By Max Luckan
Tampa Bay Buccaneers general manager Mark Dominik struck out with the 2009 draft class. No player from that draft class is left on the Bucs roster, with quarterback Josh Freeman being the last to go this past Thursday.
“We made the decision today to release Josh Freeman,” Dominik said in a statement. “We appreciate his efforts over the past five seasons, but we felt this was in the best interests of both Josh and the Buccaneers.”
With the move, the Bucs finally admitted defeat. The 2009 draft class was a disaster. It was also Dominik’s first draft with the team as general manager, but that’s no excuse.
The truth is the Bucs wasted their time with Freeman. At times, Freeman looked like he could be the face of this Bucs franchise, setting records for passing yards and touchdowns and leading the team to a surprising 10-6 record in 2010. But then at other times, Freeman looked like a backup quarterback thrown into a starting role out of the blue. Interceptions and accuracy were always problems for Freeman, and command of his play and his offense was perhaps Freeman’s biggest flaw.
It was no coincidence that Freeman wasn’t elected a captain this season. One veteran offensive player, who reportedly preferred to remain anonymous, claimed that Freeman’s leadership abilities have been declining since that spectacular 2010 season. No one knows the reason for Freeman’s inconsistency, or at least, it can be attributed to multiple things. But everyone noticed that Freeman never looked comfortable, except for the occasional hot streak here and there.
When Bucs head coach Greg Schiano came to Tampa, he inherited Freeman as his starting quarterback. Schiano wasted no time, dropping hints from time to time suggesting that he wasn’t completely sold on Freeman. The most obvious hints came when the Bucs chased quarterback Carson Palmer in free agency and then ultimately drafted quarterback Mike Glennon out of North Carolina State in the third round of the draft. Right from the beginning, Schiano wanted a viable alternative to Freeman because he wasn’t convinced that Freeman could ever be the guy in Tampa.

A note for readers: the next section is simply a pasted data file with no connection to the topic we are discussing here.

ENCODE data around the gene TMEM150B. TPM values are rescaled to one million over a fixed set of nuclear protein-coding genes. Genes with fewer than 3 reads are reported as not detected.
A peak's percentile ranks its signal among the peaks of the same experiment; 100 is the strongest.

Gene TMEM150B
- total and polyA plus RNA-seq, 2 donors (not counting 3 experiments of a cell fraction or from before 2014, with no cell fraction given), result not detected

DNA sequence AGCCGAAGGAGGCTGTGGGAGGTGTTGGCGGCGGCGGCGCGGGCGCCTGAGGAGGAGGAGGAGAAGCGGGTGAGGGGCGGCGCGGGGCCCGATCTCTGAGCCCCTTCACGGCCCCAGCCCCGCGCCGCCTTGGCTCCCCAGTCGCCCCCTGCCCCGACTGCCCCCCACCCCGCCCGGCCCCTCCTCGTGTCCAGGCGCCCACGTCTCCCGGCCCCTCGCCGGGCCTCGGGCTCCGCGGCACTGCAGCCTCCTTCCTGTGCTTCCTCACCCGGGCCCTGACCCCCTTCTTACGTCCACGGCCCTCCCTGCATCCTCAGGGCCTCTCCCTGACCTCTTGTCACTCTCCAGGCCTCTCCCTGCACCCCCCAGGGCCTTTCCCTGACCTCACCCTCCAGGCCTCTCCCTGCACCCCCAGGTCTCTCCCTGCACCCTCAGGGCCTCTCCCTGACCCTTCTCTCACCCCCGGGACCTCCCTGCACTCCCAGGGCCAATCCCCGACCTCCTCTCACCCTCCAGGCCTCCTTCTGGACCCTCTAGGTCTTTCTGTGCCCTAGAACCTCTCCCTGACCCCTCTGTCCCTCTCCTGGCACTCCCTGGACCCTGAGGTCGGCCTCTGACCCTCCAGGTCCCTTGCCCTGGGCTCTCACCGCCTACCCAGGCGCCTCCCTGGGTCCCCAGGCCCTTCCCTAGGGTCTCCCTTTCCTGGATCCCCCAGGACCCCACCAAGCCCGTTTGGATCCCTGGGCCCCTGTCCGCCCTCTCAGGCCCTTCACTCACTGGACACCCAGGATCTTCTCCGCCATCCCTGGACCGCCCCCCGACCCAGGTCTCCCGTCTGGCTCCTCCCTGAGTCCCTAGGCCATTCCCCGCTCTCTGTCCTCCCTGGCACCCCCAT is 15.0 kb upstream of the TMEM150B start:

So when Freeman’s play started deteriorating rapidly, slowly but surely, Schiano was getting his wish, which was letting Glennon take the reins of the offense. Then the drama started. Freeman missed the team photo, he was late to multiple meetings, and Freeman was enrolled in the NFL’s substance abuse program, which was actually a non-issue.
No one knows exactly how all Freeman’s missteps became public knowledge all of a sudden, and Schiano has vehemently denied any wrongdoing. While there’s no way to prove that Schiano leaked information to the media, he being the source of all this information is the most logical connection one can draw.
The assault on Freeman’s character by Schiano, or whoever it was, was a bit much. After all, the Bucs were trying to trade Freeman, so they would have no reason to leak all of the negative intelligence they had on Freeman.
But whoever exposed Freeman really did harm to his reputation for the time being. Dominik called all 31 teams to gauge their interest in a trade for Freeman and all 31 declined, reasoning that the Bucs were going to release him anyway. And they were right.
Ultimately, this was the right move for both sides. Freeman now gets a chance to recalibrate with another team and the Bucs can try to focus on building a winning football team.
The Bucs will pay the remaining $6.25 million of Freeman’s salary, while he is free to sign a new deal with any team, and early indications are that will happen very soon.
For more Bucs news and updates, visit Bucs Central.
Max Luckan lives in Tampa, FL and is a sports writer covering the Tampa Bay Buccaneers and NFL. Luckan has been covering the Buccaneers for a few years now. Max is a freelance writer covering all things NFL. His work can be found on Examiner.com.